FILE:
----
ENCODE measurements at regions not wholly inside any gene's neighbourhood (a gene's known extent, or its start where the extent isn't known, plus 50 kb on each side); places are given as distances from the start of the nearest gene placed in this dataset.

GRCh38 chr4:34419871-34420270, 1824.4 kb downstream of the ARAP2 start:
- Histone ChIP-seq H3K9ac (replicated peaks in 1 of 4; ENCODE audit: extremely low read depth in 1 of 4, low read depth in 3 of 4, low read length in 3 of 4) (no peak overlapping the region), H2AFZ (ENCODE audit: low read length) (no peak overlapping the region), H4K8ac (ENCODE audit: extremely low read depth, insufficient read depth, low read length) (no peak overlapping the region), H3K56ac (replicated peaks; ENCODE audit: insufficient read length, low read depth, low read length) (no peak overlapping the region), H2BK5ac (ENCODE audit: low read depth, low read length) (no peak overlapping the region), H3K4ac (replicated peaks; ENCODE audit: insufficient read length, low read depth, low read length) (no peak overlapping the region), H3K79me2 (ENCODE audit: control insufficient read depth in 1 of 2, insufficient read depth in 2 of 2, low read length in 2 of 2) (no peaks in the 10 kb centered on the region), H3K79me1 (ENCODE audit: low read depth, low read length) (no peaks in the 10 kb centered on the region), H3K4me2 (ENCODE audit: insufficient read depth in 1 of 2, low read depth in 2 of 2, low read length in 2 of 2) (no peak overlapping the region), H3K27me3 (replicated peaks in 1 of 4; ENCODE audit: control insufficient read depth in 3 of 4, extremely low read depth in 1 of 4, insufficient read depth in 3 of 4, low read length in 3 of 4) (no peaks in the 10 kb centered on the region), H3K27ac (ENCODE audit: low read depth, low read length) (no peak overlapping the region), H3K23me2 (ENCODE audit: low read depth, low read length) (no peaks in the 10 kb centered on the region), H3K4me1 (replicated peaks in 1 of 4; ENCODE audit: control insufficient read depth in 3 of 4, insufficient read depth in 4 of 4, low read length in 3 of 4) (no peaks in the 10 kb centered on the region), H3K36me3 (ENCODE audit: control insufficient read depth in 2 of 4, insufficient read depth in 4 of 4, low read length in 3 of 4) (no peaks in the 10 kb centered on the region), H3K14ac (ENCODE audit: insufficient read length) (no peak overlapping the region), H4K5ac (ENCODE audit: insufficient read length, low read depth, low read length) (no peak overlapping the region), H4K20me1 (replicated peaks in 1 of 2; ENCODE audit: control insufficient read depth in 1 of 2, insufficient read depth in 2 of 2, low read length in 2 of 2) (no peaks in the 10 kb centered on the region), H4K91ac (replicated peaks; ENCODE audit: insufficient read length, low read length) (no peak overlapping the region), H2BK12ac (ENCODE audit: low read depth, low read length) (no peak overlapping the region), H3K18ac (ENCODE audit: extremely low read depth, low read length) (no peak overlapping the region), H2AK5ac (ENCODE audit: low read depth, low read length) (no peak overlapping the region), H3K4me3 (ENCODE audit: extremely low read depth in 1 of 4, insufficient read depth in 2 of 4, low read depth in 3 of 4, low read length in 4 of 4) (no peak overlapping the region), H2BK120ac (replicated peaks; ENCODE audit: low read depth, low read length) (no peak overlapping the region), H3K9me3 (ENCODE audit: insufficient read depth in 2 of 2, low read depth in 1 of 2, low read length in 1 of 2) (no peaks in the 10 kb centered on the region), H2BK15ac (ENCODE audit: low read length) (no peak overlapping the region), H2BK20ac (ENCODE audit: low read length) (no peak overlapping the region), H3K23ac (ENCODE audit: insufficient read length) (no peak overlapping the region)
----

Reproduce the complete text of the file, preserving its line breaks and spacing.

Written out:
ENCODE measurements at regions not wholly inside any gene's neighbourhood (a gene's known extent, or its start where the extent isn't known, plus 50 kb on each side); places are given as distances from the start of the nearest gene placed in this dataset.

GRCh38 chr4:34419871-34420270, 1824.4 kb downstream of the ARAP2 start:
- Histone ChIP-seq H3K9ac (replicated peaks in 1 of 4; ENCODE audit: extremely low read depth in 1 of 4, low read depth in 3 of 4, low read length in 3 of 4) (no peak overlapping the region), H2AFZ (ENCODE audit: low read length) (no peak overlapping the region), H4K8ac (ENCODE audit: extremely low read depth, insufficient read depth, low read length) (no peak overlapping the region), H3K56ac (replicated peaks; ENCODE audit: insufficient read length, low read depth, low read length) (no peak overlapping the region), H2BK5ac (ENCODE audit: low read depth, low read length) (no peak overlapping the region), H3K4ac (replicated peaks; ENCODE audit: insufficient read length, low read depth, low read length) (no peak overlapping the region), H3K79me2 (ENCODE audit: control insufficient read depth in 1 of 2, insufficient read depth in 2 of 2, low read length in 2 of 2) (no peaks in the 10 kb centered on the region), H3K79me1 (ENCODE audit: low read depth, low read length) (no peaks in the 10 kb centered on the region), H3K4me2 (ENCODE audit: insufficient read depth in 1 of 2, low read depth in 2 of 2, low read length in 2 of 2) (no peak overlapping the region), H3K27me3 (replicated peaks in 1 of 4; ENCODE audit: control insufficient read depth in 3 of 4, extremely low read depth in 1 of 4, insufficient read depth in 3 of 4, low read length in 3 of 4) (no peaks in the 10 kb centered on the region), H3K27ac (ENCODE audit: low read depth, low read length) (no peak overlapping the region), H3K23me2 (ENCODE audit: low read depth, low read length) (no peaks in the 10 kb centered on the region), H3K4me1 (replicated peaks in 1 of 4; ENCODE audit: control insufficient read depth in 3 of 4, insufficient read depth in 4 of 4, low read length in 3 of 4) (no peaks in the 10 kb centered on the region), H3K36me3 (ENCODE audit: control insufficient read depth in 2 of 4, insufficient read depth in 4 of 4, low read length in 3 of 4) (no peaks in the 10 kb centered on the region), H3K14ac (ENCODE audit: insufficient read length) (no peak overlapping the region), H4K5ac (ENCODE audit: insufficient read length, low read depth, low read length) (no peak overlapping the region), H4K20me1 (replicated peaks in 1 of 2; ENCODE audit: control insufficient read depth in 1 of 2, insufficient read depth in 2 of 2, low read length in 2 of 2) (no peaks in the 10 kb centered on the region), H4K91ac (replicated peaks; ENCODE audit: insufficient read length, low read length) (no peak overlapping the region), H2BK12ac (ENCODE audit: low read depth, low read length) (no peak overlapping the region), H3K18ac (ENCODE audit: extremely low read depth, low read length) (no peak overlapping the region), H2AK5ac (ENCODE audit: low read depth, low read length) (no peak overlapping the region), H3K4me3 (ENCODE audit: extremely low read depth in 1 of 4, insufficient read depth in 2 of 4, low read depth in 3 of 4, low read length in 4 of 4) (no peak overlapping the region), H2BK120ac (replicated peaks; ENCODE audit: low read depth, low read length) (no peak overlapping the region), H3K9me3 (ENCODE audit: insufficient read depth in 2 of 2, low read depth in 1 of 2, low read length in 1 of 2) (no peaks in the 10 kb centered on the region), H2BK15ac (ENCODE audit: low read length) (no peak overlapping the region), H2BK20ac (ENCODE audit: low read length) (no peak overlapping the region), H3K23ac (ENCODE audit: insufficient read length) (no peak overlapping the region)